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  • Author or Editor: Rebecca Gravois x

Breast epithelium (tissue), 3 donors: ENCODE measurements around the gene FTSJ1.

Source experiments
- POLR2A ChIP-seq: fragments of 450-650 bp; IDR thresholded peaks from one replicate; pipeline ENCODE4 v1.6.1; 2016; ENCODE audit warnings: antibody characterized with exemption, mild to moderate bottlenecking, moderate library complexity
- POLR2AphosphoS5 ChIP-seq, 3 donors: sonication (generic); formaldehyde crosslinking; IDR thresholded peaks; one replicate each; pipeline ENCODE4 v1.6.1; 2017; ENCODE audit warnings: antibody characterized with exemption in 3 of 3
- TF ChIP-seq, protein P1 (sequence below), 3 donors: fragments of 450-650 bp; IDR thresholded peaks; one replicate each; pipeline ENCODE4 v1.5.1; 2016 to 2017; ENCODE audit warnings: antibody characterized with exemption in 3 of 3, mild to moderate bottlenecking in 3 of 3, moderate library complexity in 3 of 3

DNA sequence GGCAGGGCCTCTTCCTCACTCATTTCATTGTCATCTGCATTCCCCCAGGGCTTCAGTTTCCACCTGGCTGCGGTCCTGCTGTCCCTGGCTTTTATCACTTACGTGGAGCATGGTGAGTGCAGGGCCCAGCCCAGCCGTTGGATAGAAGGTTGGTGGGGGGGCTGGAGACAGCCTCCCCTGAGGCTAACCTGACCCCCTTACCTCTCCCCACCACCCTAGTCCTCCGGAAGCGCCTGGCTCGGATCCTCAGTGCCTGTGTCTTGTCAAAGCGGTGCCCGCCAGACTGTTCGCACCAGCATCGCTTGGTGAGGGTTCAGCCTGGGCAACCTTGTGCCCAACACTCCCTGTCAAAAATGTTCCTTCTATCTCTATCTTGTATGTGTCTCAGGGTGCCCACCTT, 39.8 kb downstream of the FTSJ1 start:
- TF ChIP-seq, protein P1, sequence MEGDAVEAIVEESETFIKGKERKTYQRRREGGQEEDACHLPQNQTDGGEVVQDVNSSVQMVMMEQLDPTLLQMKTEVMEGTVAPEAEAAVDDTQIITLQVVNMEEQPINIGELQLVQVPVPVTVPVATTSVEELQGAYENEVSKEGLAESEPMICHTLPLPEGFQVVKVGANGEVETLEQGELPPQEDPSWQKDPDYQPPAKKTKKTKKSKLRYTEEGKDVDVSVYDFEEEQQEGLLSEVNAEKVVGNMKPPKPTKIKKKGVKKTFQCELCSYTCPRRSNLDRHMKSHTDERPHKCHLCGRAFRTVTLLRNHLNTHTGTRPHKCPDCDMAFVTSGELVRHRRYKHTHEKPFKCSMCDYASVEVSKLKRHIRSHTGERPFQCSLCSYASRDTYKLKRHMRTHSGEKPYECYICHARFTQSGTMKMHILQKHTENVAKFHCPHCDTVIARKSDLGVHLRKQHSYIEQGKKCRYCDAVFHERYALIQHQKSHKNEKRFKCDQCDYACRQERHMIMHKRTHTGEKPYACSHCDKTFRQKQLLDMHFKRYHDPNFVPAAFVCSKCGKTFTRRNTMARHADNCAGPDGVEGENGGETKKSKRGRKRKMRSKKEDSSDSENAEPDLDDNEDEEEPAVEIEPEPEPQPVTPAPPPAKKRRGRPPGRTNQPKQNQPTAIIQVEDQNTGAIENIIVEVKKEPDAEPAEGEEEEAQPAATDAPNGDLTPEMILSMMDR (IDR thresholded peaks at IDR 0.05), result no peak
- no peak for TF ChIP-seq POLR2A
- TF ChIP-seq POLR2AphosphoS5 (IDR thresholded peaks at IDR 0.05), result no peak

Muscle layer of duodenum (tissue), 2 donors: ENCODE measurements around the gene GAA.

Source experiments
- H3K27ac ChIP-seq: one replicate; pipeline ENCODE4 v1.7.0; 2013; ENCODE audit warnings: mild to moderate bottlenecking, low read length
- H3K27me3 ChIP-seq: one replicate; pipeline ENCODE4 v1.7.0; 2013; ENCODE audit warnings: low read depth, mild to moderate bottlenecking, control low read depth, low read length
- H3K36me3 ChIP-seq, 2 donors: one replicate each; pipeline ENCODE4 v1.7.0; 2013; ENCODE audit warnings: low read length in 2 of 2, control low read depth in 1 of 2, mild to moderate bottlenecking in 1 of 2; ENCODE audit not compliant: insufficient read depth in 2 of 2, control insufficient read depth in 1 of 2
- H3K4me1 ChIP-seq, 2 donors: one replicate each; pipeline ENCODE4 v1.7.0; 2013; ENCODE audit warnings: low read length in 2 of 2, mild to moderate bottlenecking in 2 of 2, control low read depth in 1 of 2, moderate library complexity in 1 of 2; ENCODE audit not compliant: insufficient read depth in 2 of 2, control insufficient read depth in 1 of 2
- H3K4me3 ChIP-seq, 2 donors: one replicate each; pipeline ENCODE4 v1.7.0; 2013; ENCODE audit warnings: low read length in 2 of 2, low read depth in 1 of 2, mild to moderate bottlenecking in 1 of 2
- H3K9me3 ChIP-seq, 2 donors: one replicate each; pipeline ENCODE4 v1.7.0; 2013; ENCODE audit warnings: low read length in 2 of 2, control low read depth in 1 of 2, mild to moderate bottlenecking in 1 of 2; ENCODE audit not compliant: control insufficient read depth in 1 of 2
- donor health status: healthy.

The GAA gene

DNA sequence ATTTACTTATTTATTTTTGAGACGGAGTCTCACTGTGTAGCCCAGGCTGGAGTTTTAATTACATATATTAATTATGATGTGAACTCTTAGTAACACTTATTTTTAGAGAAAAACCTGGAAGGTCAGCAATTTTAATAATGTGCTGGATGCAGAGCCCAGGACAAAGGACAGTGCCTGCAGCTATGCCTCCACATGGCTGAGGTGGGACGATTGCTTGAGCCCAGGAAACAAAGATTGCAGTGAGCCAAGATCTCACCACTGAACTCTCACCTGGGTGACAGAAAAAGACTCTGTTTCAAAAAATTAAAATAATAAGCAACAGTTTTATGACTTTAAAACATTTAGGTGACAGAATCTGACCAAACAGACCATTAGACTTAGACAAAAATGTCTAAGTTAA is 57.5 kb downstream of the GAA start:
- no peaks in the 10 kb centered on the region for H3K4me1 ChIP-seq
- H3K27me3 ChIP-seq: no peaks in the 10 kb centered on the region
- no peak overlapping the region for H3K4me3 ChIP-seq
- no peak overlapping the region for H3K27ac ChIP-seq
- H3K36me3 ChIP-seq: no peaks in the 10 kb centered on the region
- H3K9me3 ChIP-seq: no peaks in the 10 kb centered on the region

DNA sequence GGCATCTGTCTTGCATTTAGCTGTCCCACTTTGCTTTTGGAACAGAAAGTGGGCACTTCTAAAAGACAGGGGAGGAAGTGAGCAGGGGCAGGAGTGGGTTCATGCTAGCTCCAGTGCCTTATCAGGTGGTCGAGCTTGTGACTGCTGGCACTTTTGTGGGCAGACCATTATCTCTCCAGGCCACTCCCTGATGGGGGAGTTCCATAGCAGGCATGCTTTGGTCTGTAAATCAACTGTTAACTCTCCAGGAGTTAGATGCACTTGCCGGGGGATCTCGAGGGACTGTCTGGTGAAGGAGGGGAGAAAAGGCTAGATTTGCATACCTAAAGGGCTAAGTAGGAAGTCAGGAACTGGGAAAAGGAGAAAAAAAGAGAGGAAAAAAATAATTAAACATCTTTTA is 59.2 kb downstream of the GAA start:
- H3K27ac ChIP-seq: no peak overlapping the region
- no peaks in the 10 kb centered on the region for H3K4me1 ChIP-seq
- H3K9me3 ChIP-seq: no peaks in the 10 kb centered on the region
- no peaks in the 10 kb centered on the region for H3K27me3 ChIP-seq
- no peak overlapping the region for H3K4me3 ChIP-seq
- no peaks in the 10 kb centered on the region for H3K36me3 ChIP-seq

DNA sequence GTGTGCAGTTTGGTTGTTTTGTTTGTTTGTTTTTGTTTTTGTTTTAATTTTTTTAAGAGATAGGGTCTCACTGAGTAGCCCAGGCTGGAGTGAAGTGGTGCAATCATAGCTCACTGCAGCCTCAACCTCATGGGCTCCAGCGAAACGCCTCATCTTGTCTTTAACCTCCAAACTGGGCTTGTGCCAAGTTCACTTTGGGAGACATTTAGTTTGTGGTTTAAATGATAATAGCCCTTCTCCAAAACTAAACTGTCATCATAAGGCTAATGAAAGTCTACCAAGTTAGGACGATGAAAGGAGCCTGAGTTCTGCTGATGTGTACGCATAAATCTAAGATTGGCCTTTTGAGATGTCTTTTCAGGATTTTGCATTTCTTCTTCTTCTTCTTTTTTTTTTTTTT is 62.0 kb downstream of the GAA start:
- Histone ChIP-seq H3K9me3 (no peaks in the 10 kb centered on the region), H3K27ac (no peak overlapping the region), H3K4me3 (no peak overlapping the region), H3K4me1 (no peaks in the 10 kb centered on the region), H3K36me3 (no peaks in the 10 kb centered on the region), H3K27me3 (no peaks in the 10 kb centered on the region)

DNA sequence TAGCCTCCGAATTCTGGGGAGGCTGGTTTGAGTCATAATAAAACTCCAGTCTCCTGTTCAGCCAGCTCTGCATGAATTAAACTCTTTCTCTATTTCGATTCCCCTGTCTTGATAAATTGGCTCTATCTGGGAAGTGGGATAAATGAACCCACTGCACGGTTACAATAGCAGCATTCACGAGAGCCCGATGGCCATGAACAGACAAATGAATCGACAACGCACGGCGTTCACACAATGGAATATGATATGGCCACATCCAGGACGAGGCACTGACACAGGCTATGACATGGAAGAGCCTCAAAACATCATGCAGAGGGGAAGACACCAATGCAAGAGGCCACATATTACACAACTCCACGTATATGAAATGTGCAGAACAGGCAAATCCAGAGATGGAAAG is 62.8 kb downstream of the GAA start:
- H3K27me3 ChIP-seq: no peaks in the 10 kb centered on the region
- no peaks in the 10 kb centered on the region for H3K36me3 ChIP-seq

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University-based horticulture departments and extension agents have explored the relationship between gardening programs and consumer knowledge and preferences. Studies have established positive correlations between garden participation and increased science scores and heightened environmental stewardship. The objective of this research was to determine if participation in “Lettuce Grow” garden workshops cohosted by the Louisiana State University Agriculture Center (LSU AgCenter) and Volunteers of America Greater Baton Rouge (VOA-GBR) had positive effects on child care providers’ garden knowledge and willingness to implement garden programming with children aged 5 years and younger. Participation led to a 67% increase (P ≤ 0.05) in horticulture knowledge for participants and resulted in 76.2% of the child care providers actively engaged in growing a garden with youth aged 5 years and under. Based on this experience, we highly recommend universities partner with local nonprofits to engage in deeper meaning, science-based garden extension projects.

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